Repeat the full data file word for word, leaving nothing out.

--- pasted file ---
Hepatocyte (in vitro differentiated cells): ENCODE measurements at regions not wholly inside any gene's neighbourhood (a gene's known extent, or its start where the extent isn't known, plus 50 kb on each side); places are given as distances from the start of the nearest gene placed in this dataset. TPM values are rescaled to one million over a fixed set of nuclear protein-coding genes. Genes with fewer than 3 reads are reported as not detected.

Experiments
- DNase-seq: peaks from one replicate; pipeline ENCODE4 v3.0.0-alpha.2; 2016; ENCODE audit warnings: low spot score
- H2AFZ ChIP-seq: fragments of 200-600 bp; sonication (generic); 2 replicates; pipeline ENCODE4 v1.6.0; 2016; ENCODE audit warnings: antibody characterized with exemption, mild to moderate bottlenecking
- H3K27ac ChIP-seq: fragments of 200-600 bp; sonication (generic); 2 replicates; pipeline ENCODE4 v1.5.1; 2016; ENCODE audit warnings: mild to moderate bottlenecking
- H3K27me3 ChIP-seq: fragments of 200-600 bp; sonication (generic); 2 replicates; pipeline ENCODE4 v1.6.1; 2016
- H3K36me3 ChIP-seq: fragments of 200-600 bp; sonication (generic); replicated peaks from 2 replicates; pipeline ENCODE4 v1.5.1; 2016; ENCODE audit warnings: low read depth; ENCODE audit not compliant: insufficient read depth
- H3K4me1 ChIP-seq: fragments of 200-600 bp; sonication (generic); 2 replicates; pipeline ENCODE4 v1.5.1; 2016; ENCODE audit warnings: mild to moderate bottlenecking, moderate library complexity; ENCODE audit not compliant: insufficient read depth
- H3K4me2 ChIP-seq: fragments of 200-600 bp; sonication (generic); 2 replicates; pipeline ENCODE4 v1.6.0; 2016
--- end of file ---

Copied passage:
Hepatocyte (in vitro differentiated cells): ENCODE measurements at regions not wholly inside any gene's neighbourhood (a gene's known extent, or its start where the extent isn't known, plus 50 kb on each side); places are given as distances from the start of the nearest gene placed in this dataset. TPM values are rescaled to one million over a fixed set of nuclear protein-coding genes. Genes with fewer than 3 reads are reported as not detected.

Experiments
- DNase-seq: peaks from one replicate; pipeline ENCODE4 v3.0.0-alpha.2; 2016; ENCODE audit warnings: low spot score
- H2AFZ ChIP-seq: fragments of 200-600 bp; sonication (generic); 2 replicates; pipeline ENCODE4 v1.6.0; 2016; ENCODE audit warnings: antibody characterized with exemption, mild to moderate bottlenecking
- H3K27ac ChIP-seq: fragments of 200-600 bp; sonication (generic); 2 replicates; pipeline ENCODE4 v1.5.1; 2016; ENCODE audit warnings: mild to moderate bottlenecking
- H3K27me3 ChIP-seq: fragments of 200-600 bp; sonication (generic); 2 replicates; pipeline ENCODE4 v1.6.1; 2016
- H3K36me3 ChIP-seq: fragments of 200-600 bp; sonication (generic); replicated peaks from 2 replicates; pipeline ENCODE4 v1.5.1; 2016; ENCODE audit warnings: low read depth; ENCODE audit not compliant: insufficient read depth
- H3K4me1 ChIP-seq: fragments of 200-600 bp; sonication (generic); 2 replicates; pipeline ENCODE4 v1.5.1; 2016; ENCODE audit warnings: mild to moderate bottlenecking, moderate library complexity; ENCODE audit not compliant: insufficient read depth
- H3K4me2 ChIP-seq: fragments of 200-600 bp; sonication (generic); 2 replicates; pipeline ENCODE4 v1.6.0; 2016